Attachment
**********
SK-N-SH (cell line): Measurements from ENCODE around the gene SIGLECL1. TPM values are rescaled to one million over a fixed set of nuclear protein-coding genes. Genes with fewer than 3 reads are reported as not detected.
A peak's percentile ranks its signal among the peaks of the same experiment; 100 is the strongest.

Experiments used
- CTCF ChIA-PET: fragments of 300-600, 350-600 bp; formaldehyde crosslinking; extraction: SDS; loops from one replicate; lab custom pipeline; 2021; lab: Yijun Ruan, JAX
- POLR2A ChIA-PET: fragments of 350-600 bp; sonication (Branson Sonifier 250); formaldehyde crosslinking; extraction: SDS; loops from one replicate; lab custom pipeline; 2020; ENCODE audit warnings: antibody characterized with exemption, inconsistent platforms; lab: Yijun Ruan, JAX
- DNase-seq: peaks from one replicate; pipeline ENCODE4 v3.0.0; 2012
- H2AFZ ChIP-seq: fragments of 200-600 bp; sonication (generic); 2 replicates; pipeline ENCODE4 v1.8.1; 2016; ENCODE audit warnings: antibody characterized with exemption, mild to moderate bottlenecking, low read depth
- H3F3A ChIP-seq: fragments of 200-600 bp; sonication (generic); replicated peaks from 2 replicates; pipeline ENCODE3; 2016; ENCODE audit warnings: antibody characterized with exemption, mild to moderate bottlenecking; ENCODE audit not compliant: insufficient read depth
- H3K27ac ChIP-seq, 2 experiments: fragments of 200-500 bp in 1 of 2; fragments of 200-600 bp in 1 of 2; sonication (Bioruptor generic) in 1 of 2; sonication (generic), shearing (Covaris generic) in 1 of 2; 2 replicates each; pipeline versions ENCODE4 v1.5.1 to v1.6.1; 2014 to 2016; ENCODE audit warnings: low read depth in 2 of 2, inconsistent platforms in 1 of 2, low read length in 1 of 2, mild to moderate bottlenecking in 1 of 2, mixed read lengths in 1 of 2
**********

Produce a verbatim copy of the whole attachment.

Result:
SK-N-SH (cell line): Measurements from ENCODE around the gene SIGLECL1. TPM values are rescaled to one million over a fixed set of nuclear protein-coding genes. Genes with fewer than 3 reads are reported as not detected.
A peak's percentile ranks its signal among the peaks of the same experiment; 100 is the strongest.

Experiments used
- CTCF ChIA-PET: fragments of 300-600, 350-600 bp; formaldehyde crosslinking; extraction: SDS; loops from one replicate; lab custom pipeline; 2021; lab: Yijun Ruan, JAX
- POLR2A ChIA-PET: fragments of 350-600 bp; sonication (Branson Sonifier 250); formaldehyde crosslinking; extraction: SDS; loops from one replicate; lab custom pipeline; 2020; ENCODE audit warnings: antibody characterized with exemption, inconsistent platforms; lab: Yijun Ruan, JAX
- DNase-seq: peaks from one replicate; pipeline ENCODE4 v3.0.0; 2012
- H2AFZ ChIP-seq: fragments of 200-600 bp; sonication (generic); 2 replicates; pipeline ENCODE4 v1.8.1; 2016; ENCODE audit warnings: antibody characterized with exemption, mild to moderate bottlenecking, low read depth
- H3F3A ChIP-seq: fragments of 200-600 bp; sonication (generic); replicated peaks from 2 replicates; pipeline ENCODE3; 2016; ENCODE audit warnings: antibody characterized with exemption, mild to moderate bottlenecking; ENCODE audit not compliant: insufficient read depth
- H3K27ac ChIP-seq, 2 experiments: fragments of 200-500 bp in 1 of 2; fragments of 200-600 bp in 1 of 2; sonication (Bioruptor generic) in 1 of 2; sonication (generic), shearing (Covaris generic) in 1 of 2; 2 replicates each; pipeline versions ENCODE4 v1.5.1 to v1.6.1; 2014 to 2016; ENCODE audit warnings: low read depth in 2 of 2, inconsistent platforms in 1 of 2, low read length in 1 of 2, mild to moderate bottlenecking in 1 of 2, mixed read lengths in 1 of 2